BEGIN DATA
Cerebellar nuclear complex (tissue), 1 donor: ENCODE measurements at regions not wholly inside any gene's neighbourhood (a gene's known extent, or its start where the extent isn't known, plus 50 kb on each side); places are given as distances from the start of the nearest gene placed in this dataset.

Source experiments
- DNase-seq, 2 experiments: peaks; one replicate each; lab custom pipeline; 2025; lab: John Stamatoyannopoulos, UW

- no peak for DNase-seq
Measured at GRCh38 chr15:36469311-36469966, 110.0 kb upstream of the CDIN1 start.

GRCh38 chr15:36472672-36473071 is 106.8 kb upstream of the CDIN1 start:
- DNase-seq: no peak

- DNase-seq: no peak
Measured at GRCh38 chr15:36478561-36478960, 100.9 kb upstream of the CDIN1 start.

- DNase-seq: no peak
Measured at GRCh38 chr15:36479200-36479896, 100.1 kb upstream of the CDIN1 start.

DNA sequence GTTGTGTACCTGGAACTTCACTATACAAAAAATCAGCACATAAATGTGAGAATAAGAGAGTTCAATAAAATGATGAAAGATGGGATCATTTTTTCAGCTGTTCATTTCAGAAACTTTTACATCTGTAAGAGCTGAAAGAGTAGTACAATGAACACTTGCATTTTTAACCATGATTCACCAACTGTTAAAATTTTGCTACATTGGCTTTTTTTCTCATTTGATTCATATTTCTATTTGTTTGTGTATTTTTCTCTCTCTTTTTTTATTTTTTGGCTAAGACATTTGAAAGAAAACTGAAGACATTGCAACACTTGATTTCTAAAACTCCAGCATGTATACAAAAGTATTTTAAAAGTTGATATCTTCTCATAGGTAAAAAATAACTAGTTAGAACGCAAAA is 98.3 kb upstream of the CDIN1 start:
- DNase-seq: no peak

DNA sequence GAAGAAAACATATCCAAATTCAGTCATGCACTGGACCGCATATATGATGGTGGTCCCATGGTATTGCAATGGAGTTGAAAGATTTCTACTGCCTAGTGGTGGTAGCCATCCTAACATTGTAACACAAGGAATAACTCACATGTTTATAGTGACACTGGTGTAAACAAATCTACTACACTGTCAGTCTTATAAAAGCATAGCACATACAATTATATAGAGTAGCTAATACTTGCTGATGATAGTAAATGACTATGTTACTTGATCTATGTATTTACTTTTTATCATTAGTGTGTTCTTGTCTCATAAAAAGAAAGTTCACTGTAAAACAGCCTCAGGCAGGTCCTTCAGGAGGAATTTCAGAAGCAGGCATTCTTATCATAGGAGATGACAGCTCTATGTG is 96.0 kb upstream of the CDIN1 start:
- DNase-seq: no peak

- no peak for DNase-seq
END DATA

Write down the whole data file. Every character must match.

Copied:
Cerebellar nuclear complex (tissue), 1 donor: ENCODE measurements at regions not wholly inside any gene's neighbourhood (a gene's known extent, or its start where the extent isn't known, plus 50 kb on each side); places are given as distances from the start of the nearest gene placed in this dataset.

Source experiments
- DNase-seq, 2 experiments: peaks; one replicate each; lab custom pipeline; 2025; lab: John Stamatoyannopoulos, UW

- no peak for DNase-seq
Measured at GRCh38 chr15:36469311-36469966, 110.0 kb upstream of the CDIN1 start.

GRCh38 chr15:36472672-36473071 is 106.8 kb upstream of the CDIN1 start:
- DNase-seq: no peak

- DNase-seq: no peak
Measured at GRCh38 chr15:36478561-36478960, 100.9 kb upstream of the CDIN1 start.

- DNase-seq: no peak
Measured at GRCh38 chr15:36479200-36479896, 100.1 kb upstream of the CDIN1 start.

DNA sequence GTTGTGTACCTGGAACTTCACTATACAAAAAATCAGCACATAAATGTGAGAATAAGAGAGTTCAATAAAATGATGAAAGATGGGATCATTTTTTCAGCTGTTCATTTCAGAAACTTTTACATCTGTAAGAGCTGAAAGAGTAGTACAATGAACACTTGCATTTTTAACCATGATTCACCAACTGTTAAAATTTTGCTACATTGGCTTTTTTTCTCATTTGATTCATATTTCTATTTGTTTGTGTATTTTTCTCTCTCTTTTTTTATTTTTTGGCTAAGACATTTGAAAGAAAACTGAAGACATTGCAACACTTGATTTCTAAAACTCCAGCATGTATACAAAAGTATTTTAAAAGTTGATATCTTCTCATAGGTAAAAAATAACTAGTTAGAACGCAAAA is 98.3 kb upstream of the CDIN1 start:
- DNase-seq: no peak

DNA sequence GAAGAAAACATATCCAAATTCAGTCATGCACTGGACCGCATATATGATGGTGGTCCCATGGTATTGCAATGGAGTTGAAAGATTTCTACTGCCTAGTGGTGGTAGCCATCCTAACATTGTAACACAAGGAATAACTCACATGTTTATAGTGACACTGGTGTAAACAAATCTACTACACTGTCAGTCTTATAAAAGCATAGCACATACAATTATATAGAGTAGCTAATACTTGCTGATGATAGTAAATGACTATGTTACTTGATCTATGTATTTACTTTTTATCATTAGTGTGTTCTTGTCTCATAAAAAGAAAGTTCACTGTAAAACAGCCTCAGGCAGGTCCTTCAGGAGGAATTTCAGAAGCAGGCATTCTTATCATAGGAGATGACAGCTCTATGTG is 96.0 kb upstream of the CDIN1 start:
- DNase-seq: no peak

- no peak for DNase-seq